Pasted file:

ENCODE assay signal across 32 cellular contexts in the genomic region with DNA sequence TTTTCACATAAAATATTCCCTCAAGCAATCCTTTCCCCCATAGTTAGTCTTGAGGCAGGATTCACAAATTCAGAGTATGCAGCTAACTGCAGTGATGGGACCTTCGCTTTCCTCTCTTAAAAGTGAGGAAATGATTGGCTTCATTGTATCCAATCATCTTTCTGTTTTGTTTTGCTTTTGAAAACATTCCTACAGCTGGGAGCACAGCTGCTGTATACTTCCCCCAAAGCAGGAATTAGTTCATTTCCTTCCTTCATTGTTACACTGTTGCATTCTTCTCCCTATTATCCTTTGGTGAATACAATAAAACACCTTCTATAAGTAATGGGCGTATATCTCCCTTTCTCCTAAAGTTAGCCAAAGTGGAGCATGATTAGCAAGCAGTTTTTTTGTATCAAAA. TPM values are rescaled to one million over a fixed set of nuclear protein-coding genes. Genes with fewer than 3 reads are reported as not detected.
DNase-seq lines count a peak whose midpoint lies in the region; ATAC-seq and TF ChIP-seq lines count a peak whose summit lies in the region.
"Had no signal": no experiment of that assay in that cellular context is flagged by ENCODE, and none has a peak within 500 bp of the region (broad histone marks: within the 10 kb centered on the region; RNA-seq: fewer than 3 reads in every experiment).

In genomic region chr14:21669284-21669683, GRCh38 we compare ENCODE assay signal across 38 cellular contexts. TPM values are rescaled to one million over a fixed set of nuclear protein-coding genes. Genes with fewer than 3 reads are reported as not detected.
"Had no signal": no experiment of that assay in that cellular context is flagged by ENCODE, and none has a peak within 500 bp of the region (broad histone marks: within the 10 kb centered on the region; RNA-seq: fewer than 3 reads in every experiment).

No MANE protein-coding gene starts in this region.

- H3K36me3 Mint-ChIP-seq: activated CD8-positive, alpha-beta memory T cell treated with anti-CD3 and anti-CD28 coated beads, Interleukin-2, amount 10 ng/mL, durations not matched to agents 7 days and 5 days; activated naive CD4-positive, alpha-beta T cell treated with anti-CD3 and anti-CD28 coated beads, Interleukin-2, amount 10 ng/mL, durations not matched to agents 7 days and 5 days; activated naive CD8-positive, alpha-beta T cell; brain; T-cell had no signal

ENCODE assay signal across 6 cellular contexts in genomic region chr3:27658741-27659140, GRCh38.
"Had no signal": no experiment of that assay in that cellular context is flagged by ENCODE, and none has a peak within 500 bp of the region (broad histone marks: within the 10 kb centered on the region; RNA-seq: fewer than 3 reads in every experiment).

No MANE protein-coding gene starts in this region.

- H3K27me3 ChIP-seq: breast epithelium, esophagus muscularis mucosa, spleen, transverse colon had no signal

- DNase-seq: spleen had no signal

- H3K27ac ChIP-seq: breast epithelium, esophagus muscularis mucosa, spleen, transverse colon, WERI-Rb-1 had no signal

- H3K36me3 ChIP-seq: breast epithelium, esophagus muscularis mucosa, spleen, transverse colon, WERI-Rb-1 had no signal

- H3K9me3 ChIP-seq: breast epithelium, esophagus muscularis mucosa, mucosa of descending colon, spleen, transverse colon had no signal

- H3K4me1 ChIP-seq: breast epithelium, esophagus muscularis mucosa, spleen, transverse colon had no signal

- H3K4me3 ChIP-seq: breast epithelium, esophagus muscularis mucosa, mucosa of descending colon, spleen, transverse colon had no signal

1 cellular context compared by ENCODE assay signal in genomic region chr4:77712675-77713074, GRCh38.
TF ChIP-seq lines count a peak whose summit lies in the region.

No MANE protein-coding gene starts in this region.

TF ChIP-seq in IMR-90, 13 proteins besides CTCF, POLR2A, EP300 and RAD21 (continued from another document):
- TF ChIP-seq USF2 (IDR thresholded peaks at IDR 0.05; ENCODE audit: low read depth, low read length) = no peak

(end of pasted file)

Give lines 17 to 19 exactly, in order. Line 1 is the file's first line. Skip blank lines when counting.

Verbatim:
- H3K4me3 ChIP-seq: breast epithelium, esophagus muscularis mucosa, mucosa of descending colon, spleen, transverse colon had no signal

1 cellular context compared by ENCODE assay signal in genomic region chr4:77712675-77713074, GRCh38.
TF ChIP-seq lines count a peak whose summit lies in the region.